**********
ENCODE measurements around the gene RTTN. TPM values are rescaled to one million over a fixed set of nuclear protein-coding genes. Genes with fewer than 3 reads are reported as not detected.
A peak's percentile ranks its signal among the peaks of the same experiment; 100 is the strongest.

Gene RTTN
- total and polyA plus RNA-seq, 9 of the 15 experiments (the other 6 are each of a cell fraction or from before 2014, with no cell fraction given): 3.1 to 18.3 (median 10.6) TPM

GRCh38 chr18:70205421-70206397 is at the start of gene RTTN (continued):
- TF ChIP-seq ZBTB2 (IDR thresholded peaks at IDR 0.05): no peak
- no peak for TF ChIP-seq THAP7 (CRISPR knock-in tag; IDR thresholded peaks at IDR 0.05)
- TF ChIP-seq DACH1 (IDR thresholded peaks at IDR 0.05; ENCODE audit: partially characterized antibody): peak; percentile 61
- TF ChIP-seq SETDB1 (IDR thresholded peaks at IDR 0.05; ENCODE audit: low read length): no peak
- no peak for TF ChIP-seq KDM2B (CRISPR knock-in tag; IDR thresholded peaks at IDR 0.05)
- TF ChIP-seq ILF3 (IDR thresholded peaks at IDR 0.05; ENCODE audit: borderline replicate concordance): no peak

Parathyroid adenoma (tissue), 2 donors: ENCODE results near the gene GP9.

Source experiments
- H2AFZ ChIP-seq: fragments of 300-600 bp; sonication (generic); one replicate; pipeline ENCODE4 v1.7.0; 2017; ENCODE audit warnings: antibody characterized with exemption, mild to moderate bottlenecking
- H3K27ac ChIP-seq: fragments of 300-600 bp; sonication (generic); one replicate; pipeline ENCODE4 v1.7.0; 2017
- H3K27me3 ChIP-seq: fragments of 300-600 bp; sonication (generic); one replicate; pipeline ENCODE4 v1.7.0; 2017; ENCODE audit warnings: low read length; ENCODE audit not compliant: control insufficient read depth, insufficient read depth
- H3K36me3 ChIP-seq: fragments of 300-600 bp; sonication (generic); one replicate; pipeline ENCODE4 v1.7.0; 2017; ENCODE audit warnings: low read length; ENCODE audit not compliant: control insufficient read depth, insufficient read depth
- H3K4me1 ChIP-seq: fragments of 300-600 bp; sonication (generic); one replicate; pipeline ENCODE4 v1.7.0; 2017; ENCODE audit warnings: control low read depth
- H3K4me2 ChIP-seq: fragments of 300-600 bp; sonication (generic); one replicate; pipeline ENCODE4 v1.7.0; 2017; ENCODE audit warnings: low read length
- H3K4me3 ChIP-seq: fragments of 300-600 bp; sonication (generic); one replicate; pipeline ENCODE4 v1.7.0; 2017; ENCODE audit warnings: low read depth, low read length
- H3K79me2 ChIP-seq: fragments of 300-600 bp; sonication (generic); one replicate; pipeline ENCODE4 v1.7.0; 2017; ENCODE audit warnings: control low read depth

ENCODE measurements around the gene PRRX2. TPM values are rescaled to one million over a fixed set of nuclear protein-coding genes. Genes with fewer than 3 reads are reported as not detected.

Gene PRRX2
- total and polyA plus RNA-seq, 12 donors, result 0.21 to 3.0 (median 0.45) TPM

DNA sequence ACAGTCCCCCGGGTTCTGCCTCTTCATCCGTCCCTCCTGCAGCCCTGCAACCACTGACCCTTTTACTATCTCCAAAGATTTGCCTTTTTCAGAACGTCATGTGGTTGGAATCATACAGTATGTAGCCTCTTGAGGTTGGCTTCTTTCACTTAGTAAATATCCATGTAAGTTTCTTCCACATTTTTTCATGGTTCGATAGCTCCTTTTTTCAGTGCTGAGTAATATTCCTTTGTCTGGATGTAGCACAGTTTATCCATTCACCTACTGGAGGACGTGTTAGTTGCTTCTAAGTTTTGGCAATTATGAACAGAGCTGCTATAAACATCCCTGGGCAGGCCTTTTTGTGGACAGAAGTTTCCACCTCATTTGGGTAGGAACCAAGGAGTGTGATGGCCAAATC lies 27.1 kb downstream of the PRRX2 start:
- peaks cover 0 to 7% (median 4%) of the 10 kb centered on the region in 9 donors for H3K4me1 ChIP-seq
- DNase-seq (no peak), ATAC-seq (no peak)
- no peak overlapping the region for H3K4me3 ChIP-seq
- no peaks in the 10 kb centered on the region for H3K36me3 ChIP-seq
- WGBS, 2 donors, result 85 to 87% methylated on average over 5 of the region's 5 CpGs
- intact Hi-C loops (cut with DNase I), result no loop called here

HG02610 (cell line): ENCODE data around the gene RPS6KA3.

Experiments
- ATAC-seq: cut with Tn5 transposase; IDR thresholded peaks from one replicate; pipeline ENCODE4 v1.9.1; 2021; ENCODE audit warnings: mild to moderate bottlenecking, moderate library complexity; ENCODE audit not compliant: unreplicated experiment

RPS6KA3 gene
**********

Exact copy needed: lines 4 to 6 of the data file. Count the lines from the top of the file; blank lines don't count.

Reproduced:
- total and polyA plus RNA-seq, 9 of the 15 experiments (the other 6 are each of a cell fraction or from before 2014, with no cell fraction given): 3.1 to 18.3 (median 10.6) TPM

GRCh38 chr18:70205421-70206397 is at the start of gene RTTN (continued):
- TF ChIP-seq ZBTB2 (IDR thresholded peaks at IDR 0.05): no peak